The Church of Doug Brickel

Rockville Centre’s Park Avenue is littered with glowing signs and wooden placards spelling out words like “Tavern” and “Cocktails.” Indeed, there are nearly a dozen establishments on a three-block stretch to find a mixed drink, yet only one foregoes the aforementioned “Booze Sold Here” indicators. It also happens to be the one that serves the best drinks.

Cork & Kerry is the brainchild of owners Doug Brickel and Chris Corbett. The duo opened the first location in Floral Park in 2015 with the idea of bringing craft cocktails to the forefront. “We wanted to focus on the cocktails,” said Brickel, who also works as Cork & Kerry’s beverage director. “We’ve seen a lot of restaurants try to up their bar game over the last couple of years but I don’t know that we’ve seen anyone else open just a cocktail bar on Long Island.” The concept quickly proved a hit, spawning the Rockville Centre outpost the following year.

Related Content: Behind the Bar at Cork and Kerry

The success is first and foremost centered around a top-shelf product. “Everything we do comes back to the quality and creativity of the drinks, making sure that we are using the best ingredients and making a consistent drink no matter what day or which location anyone comes,” Brickel said. “That’s something people notice and appreciate.”

But it’s the extensive amount of R&D that enables Cork & Kerry to stay one step ahead of the trend. “We spend a lot of time in the city. Bouncing around one of the best drinking cities in the world and going to some of the nicest bars, you see what other people are doing and have a really good opportunity to ask a lot of questions and compare notes.” The spirit of camaraderie is possible because unlike other cut-throat professions, bartenders are keener to take a macro view on the industry, a “rising tide lifts all ships” philosophy Brickel said. “Whether I’m doing the education, or one of my friends in the city or our other friends on Long Island, it’s going to make for a more educated drinker who’s going to drink more interesting drinks going forward.”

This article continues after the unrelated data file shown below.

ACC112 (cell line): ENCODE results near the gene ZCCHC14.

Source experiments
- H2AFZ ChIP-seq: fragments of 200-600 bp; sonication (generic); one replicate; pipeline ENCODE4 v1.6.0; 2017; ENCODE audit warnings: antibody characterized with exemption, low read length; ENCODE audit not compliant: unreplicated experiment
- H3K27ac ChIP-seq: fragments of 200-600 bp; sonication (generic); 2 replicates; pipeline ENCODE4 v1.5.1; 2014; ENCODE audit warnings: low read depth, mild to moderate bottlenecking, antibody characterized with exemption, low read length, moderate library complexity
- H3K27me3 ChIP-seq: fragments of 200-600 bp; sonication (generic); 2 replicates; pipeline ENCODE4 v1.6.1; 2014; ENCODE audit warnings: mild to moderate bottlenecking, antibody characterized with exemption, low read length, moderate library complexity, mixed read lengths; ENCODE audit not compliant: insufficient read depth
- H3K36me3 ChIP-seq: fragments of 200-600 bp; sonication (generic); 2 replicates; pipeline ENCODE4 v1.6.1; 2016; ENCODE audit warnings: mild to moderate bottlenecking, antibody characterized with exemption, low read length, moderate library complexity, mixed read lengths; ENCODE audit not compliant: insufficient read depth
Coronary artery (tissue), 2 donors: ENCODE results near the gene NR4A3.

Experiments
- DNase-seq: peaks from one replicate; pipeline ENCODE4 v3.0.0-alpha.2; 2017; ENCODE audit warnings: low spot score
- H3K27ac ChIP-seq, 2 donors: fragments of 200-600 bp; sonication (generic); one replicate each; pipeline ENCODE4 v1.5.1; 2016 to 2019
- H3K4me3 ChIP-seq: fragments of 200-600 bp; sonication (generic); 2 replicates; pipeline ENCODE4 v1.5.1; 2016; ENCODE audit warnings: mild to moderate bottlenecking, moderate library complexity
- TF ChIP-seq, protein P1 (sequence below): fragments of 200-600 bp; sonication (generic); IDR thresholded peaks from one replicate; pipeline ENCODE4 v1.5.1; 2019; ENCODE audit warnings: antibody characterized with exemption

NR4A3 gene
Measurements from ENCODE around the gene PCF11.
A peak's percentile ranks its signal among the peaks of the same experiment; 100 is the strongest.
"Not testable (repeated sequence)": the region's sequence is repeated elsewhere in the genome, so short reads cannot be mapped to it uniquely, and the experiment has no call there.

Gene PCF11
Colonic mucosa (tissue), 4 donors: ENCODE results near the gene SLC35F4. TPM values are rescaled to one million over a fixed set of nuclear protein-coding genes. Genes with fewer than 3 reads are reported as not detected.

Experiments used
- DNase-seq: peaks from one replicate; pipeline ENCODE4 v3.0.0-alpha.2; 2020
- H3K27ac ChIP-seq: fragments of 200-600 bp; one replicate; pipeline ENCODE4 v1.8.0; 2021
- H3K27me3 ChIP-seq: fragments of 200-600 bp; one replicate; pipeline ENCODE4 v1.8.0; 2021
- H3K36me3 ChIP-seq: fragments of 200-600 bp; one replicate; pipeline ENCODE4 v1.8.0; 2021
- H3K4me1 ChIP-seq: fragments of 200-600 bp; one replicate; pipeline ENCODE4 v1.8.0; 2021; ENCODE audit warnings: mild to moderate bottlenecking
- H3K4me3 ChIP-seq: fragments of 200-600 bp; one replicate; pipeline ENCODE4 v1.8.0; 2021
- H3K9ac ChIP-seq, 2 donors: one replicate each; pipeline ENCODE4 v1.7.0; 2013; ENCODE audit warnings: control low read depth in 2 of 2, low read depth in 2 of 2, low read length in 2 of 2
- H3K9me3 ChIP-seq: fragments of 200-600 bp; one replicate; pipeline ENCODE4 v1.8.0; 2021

Just as there are layers of flavor in the cocktails, there are layers to the Cork & Kerry experience. Brickel wants the bars to be places where people become educated about cocktails. This is why all locations employ a speakeasy, hidden-in-plain sight theme. Floral Park’s entrance is through a false wall in an operational coffee shop, RVC is in an 1800’s Victorian house. You won’t wander into a Cork & Kerry—it’s (purposefully) a place you need to be looking for. “Nobody is going to come in here because they saw a sign outside that said, ‘Drinks.’ I don’t want thirsty people. I want people who want to be here and learn.”

Cork & Kerry is scheduled to open its third location early this year. The Farmingdale outpost will employ a different service structure. There will be no bar stools or standing room, a move designed to control the crowd. “It will mean that we’ll have just that much more time to focus on the quality of the drinks coming out, quality of the service.” Farmingdale will also cause a ripple effect on its sister locations. Floral Park and RVC had a menu of the same 21 house cocktails, updated once or twice a year. “We’re going up to 38 house cocktails and take from that pool of 38 and draw for each of the locations based on their strengths and customer preferences that we’ve noticed.”

With three locations in three years, it’s only natural to wonder how far Cork & Kerry can go. But the model can provide innumerable results. In lieu of depending on a new set of walls to provide an updated concept, the Cork & Kerry crew take it upon themselves to supply the requisite new trend. “Instead of updating our menus often, we update ourselves so the same bespoke request will yield a different drink. We’re always developing ourselves on that front.”